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Anchorage Family Law Blog

Issues you should understand when considering Alaskan adoption

There are dozens of reasons why a family or even a single person may decide to adopt a child. Sometimes, the child involved has a biological relationship to the person considering adoption. It's common to adopt nieces, nephews and even grandchildren if your siblings or children cannot handle the pressures of parenting. Other times, someone who can't have children for one reason or another decides that adoption is a great choice for building a family.

Regardless of why you're seeking to adopt a child, you should expect a relatively complex legal process. The state carefully vets people considering adoption, and there is a lot of paperwork that you will need to execute to complete the process.

Divorce mediation: What to expect from the process

Many divorcing couples assume that they will head to court in order to put their marriages in the past. While litigation is necessary at times, you shouldn't assume this is the only way to finalize your divorce.

Mediation is a good method to consider, as this puts you and your soon-to-be ex-spouse in full control over the process.

Why do some couples break up in their 50s?

In the not-too-distant the past -- when people viewed marriage and long-term romantic commitments differently -- elderly spouses tended to stick together until the end. These days, divorce is becoming more common for spouses who are over the age of 50, perhaps due to a mix of changing perceptions about marriage and love, and the fact we live much longer and enjoy better health in old age than we did several decades ago.

Still, when two long-term spouses, who have survived so much life experience together, decide to call it quits, it certainly makes you wonder why. In fact, it's not easy to pinpoint the reasons for any marital break up, but here are three common reasons that 50-plus spouses cite for their divorces:

Will child custody get in the way of your summer vacation?

Are you looking forward to taking a vacation with your child this summer? Do you have all the details in order? Are you beginning to wonder if your child custody arrangement and parenting agreement will stand in your way?

It goes without saying that you need to review your parenting agreement before you make any travel arrangements. This will go a long way in ensuring that you know what you can and can't do.

Do you have the ability to visit with your children virtually?

Noncustodial parents will usually have the right to visit with their children multiple days per month. In the digital age, though, these visitation rights do not only cover the right to visit with children in person. They also cover the right to visit with children virtually.Virtual visitation includes visiting children via Skype, telephone calls, WhatsApp, email, FaceTime, text message and other forms of digital communication.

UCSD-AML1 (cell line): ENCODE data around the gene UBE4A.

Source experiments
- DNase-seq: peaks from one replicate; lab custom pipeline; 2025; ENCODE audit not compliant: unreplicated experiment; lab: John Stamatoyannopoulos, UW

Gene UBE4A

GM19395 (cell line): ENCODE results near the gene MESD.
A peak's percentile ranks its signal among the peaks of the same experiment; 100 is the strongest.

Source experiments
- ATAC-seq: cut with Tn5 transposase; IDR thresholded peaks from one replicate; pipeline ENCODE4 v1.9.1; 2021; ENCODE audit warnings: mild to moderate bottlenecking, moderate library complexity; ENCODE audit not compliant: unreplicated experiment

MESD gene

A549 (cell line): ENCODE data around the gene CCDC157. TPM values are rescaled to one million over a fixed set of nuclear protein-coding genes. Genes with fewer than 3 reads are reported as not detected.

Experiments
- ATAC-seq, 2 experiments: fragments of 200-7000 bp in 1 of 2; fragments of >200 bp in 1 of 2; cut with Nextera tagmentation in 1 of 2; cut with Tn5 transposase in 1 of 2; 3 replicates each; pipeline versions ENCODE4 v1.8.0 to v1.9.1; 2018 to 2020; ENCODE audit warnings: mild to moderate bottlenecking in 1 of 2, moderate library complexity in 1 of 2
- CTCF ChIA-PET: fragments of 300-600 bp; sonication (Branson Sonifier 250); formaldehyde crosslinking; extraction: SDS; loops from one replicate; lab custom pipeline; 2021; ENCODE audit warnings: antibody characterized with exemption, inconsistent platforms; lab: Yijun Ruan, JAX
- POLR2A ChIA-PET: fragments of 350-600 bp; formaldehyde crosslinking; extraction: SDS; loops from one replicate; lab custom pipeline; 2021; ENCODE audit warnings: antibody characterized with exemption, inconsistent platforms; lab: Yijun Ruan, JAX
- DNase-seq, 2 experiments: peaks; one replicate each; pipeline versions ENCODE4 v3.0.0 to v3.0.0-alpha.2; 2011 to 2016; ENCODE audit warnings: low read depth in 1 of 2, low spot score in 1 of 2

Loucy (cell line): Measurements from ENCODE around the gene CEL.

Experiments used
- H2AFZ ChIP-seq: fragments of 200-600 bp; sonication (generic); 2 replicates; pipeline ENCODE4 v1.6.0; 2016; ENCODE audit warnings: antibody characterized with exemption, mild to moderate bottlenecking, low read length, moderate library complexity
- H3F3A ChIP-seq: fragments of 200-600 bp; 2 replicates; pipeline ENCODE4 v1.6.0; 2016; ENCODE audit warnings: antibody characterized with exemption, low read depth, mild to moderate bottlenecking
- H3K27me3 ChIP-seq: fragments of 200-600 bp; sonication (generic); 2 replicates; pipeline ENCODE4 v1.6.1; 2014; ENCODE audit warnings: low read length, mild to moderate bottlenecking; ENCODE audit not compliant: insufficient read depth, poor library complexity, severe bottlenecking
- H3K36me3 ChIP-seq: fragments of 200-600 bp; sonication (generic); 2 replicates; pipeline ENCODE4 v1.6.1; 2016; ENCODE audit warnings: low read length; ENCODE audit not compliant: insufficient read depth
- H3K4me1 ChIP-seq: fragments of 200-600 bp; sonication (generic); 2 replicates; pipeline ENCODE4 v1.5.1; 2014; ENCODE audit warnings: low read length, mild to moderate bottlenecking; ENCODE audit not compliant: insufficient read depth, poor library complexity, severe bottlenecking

Do I have the right to visit my children "virtually?"

Could a mental illness diagnosis affect your custody case?

If you are an Alaska parent living with a mental illness, you may have the very real fear that your diagnosis could lead to your losing custody of your children to their other parent, a family member or even the state.

In the past, it was fairly common for some courts to routinely remove children from the care of a mentally ill parent, or to severely restrict that parent's rights to visitation with their children. Because of this, many parents resisted medical treatment to diagnose and treat their conditions, which only made their mental health status even more precarious.

Are you experiencing parenting-time interference?

It can be difficult to get used to sharing custody of your child with their other parent. This applies even for parents who work hard to be fair with each other and the child they both love. Sadly, many parents deal with ongoing frustrations over custody, and may even face parenting time interference from the other party.

Parenting time interference takes many forms, but they all boil down to the same basic principle. If one parent acts in a way that obstructs the other parent's physical time, ability to communicate or to build and maintain a relationship with the child, these actions could qualify as parenting-time interference.

What is a collaborative law divorce?

The collaborative law process has existed since the 1990s. A group of Minnesota family law attorneys created the process because they wanted a fairer and more direct way to settle divorce matters.

These days, the collaborative law process has been so successful in meeting the needs of divorcing parties that attorneys have expanded its use into other areas of the law that require complicated settlement negotiations.

What is adoption like for parents today?

It used to be the norm for adoptive parents to keep their adoptions a secret. Or, if the child knew he or she was an adoptee, it was especially rare for the adoptive parents and the child to know who the biological parent was.

Courts usually sealed the records associated with biological parents, and until the adopted child applied to unseal those records, the biological parents would remain a mystery. But what is the situation like today? Is it different?

Adopting in Alaska: Getting started

If you're considering growing your family with the help of adoption, then you're about to become a hero to one or more children. Adoption is a wonderful thing. It helps children find forever families and gives them the stability they need to grow up happy and healthy.

When you're ready to adopt in Anchorage, you should understand how it works. To be considered as an adoptive parent, you'll need to be willing to care for children who are teens or sibling groups. You should be willing to care for those with medical or behavioral needs. If you are Native American or an Alaska Native, that's also beneficial.